To everyone who wants to quit their job and trade full-time

Discussion in 'Professional Trading' started by jackson1234, Mar 10, 2010.

  1. Every week there seems to be a thread about this, I thought I would offer my advise. I have been trading full-time for almost 10 years. I started out with 30k and have slowly built my capital, for several years I have been making an annual income that would put me in the top 1% of wage earners.

    When I started I was 26 with a back up plan, if trading didn't work after 1-2 years I could easily get a job. Also low expenses, and no wife/kids to support.

    A lot of people on here have a family to support, also the economy being what it is there is no guarantee of getting a job. Trading can be very stressful at times, I've had periods where I didn't make a cent for 6 months. If I had a family, just imagine how hard that would be.

    Now I'm not trying to put anyone off with this post, after all it worked for me and I'm living the dream, but I do want to offer some positive advice.

    I know this is a US board, but everyone seems to be focussed on US markets and not considering there is incredible opportunity in other time zones. People seem to think the only option is to quit their job and day trade the US session.

    I trade in the Asian time zone, and spend about 2-3 hours a day at the screens. It is absolutely not necessary to sit in front of the screens many hours a day to make a great living.

    Change your mentality from "if I could quit my job I could focus 100% on trading and make a living", and realise you have a great opportunity right in front of you. Keep your day job and come home at night and learn to trade Asian futures. You have job security and your wife is happy, and a huge advantage is you can trade without pressure.

    If you have what it takes, you can make more money than you dreamed of, and the great thing is you can keep your job while you do it. Once you have the results under your belt and a lot of capital, quit your job. And if trading doesn't work out, you haven't stuffed your life.

    I really hope this post helps some of you. Trading for a living is a total different ball game than dabbling part-time. Please don't PM me asking how I trade, I'm not into mentoring or selling any services.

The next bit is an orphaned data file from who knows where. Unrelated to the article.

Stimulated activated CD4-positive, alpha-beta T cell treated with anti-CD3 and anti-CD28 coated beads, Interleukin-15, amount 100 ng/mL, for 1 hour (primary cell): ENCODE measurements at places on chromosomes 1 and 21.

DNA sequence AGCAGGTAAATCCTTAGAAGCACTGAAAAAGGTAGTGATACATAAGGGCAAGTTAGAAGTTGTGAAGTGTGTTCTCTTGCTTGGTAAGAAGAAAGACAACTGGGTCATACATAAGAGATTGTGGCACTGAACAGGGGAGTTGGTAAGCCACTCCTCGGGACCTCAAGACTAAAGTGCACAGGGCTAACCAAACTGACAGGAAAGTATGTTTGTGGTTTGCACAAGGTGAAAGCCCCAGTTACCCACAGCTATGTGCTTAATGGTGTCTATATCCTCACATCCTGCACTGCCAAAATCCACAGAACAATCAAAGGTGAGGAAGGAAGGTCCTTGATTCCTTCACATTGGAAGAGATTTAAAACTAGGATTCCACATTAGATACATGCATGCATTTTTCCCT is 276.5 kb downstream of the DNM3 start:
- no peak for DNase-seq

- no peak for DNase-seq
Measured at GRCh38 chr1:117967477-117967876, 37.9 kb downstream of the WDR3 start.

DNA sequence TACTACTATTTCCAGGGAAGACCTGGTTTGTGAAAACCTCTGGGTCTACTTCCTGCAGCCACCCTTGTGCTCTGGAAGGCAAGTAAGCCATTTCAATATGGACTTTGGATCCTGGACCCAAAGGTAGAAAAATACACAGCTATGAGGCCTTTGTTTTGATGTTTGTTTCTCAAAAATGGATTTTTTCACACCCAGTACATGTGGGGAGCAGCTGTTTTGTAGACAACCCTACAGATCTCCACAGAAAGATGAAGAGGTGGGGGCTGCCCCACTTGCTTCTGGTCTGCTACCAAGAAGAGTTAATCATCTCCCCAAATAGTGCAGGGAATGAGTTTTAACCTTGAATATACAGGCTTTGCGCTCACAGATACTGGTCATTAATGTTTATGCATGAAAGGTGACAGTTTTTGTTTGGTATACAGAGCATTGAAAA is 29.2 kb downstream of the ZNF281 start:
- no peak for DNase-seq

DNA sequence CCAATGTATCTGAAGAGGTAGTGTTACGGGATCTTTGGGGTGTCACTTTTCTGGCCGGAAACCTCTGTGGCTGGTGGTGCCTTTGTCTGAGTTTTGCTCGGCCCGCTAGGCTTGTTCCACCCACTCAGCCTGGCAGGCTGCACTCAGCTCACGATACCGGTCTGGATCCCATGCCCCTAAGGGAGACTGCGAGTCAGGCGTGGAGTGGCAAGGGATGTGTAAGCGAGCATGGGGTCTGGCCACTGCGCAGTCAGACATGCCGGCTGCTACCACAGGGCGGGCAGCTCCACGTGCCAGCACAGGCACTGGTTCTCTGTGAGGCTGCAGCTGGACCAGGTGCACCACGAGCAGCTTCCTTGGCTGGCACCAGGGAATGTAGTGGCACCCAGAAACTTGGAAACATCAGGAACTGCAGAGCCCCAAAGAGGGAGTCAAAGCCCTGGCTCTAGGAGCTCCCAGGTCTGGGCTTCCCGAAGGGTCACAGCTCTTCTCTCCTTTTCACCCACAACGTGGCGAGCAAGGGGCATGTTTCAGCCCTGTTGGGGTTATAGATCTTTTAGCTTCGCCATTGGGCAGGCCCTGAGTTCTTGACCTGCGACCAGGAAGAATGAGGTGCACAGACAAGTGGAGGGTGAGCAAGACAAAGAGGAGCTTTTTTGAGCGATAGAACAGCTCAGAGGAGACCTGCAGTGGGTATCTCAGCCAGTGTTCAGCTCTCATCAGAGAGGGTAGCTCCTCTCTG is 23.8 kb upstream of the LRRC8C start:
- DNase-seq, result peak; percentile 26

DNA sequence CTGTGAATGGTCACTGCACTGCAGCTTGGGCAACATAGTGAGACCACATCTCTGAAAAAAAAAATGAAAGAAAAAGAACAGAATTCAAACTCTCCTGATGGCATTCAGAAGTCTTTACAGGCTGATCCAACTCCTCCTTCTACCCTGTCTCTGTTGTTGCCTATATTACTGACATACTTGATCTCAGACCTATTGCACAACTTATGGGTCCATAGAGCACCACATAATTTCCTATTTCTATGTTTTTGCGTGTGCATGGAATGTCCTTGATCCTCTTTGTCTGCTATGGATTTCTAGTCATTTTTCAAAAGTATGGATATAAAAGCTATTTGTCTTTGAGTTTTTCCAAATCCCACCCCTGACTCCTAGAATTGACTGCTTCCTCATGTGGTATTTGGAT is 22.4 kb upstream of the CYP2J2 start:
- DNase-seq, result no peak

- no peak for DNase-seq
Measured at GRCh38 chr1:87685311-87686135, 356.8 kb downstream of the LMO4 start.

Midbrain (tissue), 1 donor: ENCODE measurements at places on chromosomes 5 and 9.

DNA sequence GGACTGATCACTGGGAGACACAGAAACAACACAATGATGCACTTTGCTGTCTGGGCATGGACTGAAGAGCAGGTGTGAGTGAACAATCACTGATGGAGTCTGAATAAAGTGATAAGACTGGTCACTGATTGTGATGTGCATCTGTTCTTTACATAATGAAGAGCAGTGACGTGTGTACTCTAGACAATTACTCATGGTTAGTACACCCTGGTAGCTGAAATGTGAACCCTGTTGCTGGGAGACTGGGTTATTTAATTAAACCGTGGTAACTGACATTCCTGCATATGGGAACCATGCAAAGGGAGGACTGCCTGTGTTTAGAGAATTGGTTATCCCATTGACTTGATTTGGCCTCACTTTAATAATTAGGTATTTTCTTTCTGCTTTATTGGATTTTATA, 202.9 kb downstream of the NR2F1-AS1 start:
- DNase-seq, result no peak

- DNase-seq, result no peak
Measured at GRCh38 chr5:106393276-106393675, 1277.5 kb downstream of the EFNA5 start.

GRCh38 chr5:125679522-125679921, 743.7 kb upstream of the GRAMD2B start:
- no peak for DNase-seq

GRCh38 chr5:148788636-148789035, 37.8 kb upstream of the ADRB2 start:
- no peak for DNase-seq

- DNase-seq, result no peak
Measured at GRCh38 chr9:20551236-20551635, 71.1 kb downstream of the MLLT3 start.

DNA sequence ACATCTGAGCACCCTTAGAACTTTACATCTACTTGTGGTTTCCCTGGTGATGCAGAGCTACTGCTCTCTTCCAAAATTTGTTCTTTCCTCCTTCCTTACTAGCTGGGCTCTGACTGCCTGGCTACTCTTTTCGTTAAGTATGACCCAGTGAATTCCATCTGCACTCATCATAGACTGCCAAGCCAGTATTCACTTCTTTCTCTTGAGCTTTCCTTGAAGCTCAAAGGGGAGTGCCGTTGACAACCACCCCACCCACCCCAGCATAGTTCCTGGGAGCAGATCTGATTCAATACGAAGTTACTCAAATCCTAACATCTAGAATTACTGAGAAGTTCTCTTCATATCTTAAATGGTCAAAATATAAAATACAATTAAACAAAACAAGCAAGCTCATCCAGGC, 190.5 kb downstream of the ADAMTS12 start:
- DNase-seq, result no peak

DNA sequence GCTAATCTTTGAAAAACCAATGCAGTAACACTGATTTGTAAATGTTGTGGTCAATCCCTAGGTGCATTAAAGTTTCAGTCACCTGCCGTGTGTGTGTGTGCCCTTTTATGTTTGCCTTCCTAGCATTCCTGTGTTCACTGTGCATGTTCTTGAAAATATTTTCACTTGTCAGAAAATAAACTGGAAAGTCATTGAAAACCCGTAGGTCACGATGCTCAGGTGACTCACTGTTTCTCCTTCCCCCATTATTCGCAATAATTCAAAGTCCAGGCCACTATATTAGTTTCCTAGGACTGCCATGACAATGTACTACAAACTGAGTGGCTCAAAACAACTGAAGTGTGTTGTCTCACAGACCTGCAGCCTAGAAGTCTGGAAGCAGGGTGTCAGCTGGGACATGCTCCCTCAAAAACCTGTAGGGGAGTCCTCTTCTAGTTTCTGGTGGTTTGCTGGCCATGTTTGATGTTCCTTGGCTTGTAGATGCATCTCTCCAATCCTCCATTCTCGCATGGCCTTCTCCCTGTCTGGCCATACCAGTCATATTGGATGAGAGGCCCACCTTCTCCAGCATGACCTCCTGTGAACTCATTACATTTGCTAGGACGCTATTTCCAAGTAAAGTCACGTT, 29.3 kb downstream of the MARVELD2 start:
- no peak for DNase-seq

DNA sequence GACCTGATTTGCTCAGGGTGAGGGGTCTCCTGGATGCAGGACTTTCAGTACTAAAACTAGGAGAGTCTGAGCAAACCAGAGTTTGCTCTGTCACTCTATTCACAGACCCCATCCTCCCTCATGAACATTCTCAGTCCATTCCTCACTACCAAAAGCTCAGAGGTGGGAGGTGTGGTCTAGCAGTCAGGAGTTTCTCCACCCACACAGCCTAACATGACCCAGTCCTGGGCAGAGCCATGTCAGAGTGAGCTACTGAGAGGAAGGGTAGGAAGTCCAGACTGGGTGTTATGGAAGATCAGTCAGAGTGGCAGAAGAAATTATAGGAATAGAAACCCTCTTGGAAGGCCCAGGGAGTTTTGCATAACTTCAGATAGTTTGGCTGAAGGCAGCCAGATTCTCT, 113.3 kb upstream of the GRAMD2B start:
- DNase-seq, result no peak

Montgomery Hawthorne likes this.
  2. I totally agree with what you said. This is actually exactly what I am doing.

    It used to be harder when I used to get up at 2:45am to trade DAX. (I live in NY), but slightly over 1 year ago CFTC allowed KOPSI futures to be traded by US residents.

    KOSPI is a great contract. It is liquid, has high tick value and has decent runs. It opens at 7pm EST, next week after time change it will be opening at 8.

    I strongly suggest anyone who wants to make it as a trader, but does not know yet whether it is his cup a tea to try trading it.

    There are other decent Asian contracts, but KOPSI has the best characteristics.

  3. Jackson,

    What instruments are you trading?

  4. drase


    Good point
  5. WHere do you trade the KOSPI? What broker?
  6. I know IB offers it. Not sure about other brokers.
  7. Who do you guys use to trade the KOSPI?
  8. I trade SPI, Topix, Nikkei (SGX), Kospi, HSI and JGBs. I don't daytrade off charts, so from my perspective they are all the same. However, for the technical traders the Kospi would probably be the best/easiest, followed by the Nikkei. The HSI can be thin, and is no good if you want to end up trading size with stops in the market. SPI and JGBs can be erratic.

    Been with IB since the beginning and they have been great for me.
  9. You have a good point. And a good idea to still keep their day job while trading. It's actually a good idea especially for newbies in trading like me.
  10. What amazes me the most is that there are people who are not even consistently profitable who are willing to quit there job and go full time hoping that in the process they will learn!?!

    If you're going to go full time then you need to be at the point where your trading income dwarfs your day job income. Your day job then becomes a hindrance; it really is not worth your time or money. Only at that point should you consider quitting.

    I feel that a lot of people want to quit their jobs for psychological reasons more than anything else. They want to have that big moment where they tell their boss to go fuck themselves, they want to feel that they're actually doing something worthwhile and not stuck in a dead end job. All ego based reasons and totally wrong/irrational reasons to go full time.
    #10     Mar 11, 2010